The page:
And if the go-ahead is given to explore and plan oil development in ANWR, the oil companies aren't necessarily going to doze, pave and drill everywhere they can or think they should: they're interested in finding particular plays that can be developed using the least amount of resources and real estate, depending on the price of oil at the time. Because building anything up there is definitely not cheap, it will probably be a lot less haphazard or "scattered" than you think. Most of the oil is estimated to occur in the western, undeformed part of the ANWR 1002 area, which is closest to existing infrastructure.
And I didn't say anything about OPEC, unless you somehow think that Alaska is a member. Oil is a commodity, traded on the open market in exchange for money. The state of Alaska gets money from oil sold on said market, just as OPEC countries do. The state of Alaska also gets money from oil companies by leasing the land to the highest bidding oil company on a per acre basis. Think that ConocoPhillips or BP wouldn't hesitate to fork over a few hundred million dollars to Alaska as rent on ANWR? The money from oil sales is invested in the Permanent fund, generating interest, and a portion is paid to each citizen of Alaska each year. Lots of Alaskans work in the oil industry on a per capita basis, but the majority of the expertise and labor up there are from all over the US and other countries, so the wealth from their high salaries is being spread around by people who are inelegible for the yearly check, but don't care because they can't live there due to seasonal nature of their jobs, or don't want to live in Alaska because the weather sucks.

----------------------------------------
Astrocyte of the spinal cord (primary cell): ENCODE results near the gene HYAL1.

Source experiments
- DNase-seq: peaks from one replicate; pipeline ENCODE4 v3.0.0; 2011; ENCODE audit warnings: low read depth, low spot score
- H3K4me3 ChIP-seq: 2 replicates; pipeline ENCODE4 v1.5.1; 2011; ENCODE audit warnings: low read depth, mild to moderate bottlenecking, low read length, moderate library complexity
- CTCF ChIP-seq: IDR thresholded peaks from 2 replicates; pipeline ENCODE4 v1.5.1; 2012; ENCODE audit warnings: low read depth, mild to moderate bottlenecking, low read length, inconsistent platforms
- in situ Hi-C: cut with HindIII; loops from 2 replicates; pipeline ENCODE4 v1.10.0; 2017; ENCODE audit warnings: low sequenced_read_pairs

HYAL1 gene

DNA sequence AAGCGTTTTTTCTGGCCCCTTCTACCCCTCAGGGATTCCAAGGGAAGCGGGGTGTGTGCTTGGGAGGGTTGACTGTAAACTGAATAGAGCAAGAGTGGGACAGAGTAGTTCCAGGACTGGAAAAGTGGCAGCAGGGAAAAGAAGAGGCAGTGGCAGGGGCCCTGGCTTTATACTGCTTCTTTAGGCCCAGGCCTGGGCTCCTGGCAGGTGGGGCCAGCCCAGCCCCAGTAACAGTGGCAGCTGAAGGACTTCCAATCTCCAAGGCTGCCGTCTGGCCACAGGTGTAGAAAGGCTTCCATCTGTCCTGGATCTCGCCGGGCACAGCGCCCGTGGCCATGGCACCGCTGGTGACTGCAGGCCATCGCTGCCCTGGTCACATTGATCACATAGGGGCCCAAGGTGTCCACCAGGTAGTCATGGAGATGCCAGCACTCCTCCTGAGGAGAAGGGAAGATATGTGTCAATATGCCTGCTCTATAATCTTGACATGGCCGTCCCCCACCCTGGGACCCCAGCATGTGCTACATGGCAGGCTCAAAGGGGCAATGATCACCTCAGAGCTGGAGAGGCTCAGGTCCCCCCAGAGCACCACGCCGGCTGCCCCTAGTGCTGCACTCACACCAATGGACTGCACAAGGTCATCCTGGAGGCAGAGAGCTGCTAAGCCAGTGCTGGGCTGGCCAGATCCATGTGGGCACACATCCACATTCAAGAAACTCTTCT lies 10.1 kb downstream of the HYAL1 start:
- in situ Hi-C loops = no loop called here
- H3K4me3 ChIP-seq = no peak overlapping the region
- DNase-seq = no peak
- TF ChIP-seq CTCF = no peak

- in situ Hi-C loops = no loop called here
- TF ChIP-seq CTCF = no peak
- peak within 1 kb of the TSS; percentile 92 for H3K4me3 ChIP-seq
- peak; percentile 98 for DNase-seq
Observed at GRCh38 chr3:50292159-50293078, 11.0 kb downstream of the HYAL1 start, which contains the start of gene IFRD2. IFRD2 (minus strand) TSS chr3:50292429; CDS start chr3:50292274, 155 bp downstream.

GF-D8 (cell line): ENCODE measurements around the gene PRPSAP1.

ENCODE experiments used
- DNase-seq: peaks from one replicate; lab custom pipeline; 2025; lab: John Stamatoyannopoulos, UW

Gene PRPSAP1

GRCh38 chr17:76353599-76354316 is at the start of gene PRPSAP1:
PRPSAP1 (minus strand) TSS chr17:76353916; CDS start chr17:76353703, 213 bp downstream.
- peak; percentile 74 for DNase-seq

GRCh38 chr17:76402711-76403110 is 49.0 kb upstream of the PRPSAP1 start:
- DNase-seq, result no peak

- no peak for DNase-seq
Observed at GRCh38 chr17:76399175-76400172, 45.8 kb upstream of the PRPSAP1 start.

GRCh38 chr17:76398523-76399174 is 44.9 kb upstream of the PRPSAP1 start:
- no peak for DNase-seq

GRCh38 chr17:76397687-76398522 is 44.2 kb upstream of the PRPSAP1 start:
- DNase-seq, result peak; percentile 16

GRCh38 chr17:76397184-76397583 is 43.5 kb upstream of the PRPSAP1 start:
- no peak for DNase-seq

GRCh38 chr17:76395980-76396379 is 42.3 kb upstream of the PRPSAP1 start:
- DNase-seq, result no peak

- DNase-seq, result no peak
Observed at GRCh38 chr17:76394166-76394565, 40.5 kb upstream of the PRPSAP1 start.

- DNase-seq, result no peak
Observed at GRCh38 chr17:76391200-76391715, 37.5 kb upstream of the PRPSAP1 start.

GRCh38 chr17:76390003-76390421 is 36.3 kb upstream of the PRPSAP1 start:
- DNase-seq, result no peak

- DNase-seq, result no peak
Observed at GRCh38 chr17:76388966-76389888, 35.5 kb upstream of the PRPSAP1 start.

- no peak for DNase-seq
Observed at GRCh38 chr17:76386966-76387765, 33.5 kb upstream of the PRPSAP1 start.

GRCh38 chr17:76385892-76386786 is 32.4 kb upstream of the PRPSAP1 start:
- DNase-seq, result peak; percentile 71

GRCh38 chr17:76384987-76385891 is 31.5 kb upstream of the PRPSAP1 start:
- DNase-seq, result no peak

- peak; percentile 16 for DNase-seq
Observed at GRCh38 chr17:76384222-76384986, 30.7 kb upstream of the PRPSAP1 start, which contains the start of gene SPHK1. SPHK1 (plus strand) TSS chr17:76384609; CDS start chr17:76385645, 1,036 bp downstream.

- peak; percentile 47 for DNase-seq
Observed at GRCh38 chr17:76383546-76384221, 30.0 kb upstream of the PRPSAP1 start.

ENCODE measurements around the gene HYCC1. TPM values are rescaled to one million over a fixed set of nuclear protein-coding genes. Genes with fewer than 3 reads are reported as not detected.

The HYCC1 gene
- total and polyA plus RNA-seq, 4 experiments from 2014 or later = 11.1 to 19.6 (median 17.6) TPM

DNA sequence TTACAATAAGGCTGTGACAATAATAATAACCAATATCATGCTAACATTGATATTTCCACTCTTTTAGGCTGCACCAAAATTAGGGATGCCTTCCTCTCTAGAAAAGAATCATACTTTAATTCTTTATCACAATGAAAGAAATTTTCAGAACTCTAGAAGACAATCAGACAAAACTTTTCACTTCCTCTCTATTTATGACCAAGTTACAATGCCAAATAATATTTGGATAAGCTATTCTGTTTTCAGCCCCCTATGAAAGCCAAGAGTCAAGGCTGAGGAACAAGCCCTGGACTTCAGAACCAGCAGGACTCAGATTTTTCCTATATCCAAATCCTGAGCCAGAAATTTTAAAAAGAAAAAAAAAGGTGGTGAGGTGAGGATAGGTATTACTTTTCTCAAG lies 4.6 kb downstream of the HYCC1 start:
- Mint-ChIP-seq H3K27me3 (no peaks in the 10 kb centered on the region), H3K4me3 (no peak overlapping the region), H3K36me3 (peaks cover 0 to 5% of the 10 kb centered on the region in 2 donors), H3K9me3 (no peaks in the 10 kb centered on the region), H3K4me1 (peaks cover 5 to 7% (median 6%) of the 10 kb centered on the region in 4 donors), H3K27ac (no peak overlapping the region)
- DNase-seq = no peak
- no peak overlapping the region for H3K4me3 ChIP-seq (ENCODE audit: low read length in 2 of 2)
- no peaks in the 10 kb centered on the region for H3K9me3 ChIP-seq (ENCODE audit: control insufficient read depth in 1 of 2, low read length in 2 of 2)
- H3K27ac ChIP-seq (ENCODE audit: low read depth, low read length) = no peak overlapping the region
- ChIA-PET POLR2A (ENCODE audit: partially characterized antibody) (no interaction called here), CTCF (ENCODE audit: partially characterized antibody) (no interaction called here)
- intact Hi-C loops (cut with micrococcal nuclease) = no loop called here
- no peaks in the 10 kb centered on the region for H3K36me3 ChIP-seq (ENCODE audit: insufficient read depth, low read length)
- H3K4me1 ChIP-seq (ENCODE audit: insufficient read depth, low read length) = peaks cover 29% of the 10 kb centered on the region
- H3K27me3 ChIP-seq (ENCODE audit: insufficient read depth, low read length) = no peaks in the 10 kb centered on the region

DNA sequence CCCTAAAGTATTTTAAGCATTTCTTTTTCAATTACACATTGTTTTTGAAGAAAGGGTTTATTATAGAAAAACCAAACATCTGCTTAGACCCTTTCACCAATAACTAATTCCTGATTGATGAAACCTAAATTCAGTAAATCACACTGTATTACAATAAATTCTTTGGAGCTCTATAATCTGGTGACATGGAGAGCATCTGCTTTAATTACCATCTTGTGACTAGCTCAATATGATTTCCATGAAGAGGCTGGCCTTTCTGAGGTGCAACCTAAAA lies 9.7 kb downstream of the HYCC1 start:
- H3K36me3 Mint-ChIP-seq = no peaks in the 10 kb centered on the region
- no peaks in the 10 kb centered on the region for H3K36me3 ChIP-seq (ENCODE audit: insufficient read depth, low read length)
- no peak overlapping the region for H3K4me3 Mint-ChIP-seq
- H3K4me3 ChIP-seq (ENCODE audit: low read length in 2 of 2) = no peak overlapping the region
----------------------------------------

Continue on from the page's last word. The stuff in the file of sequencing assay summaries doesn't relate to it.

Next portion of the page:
Efficiently using oil is still using oil, so oil will continue to be needed, no?
And since you were so nice to put words in my mouth concerning what some Kaktovik residents may have said, the North Slope and the Alaska Federation of Natives, which represents over 100,000 Alaska Native people, support going forward with the oil and gas activity in this 1002 area. The Gwitch'in eskimo tribe happens to live nearby, but are jealously opposed because they live on land that has less oil potential. That comes from the Inuit's position statement on oil development.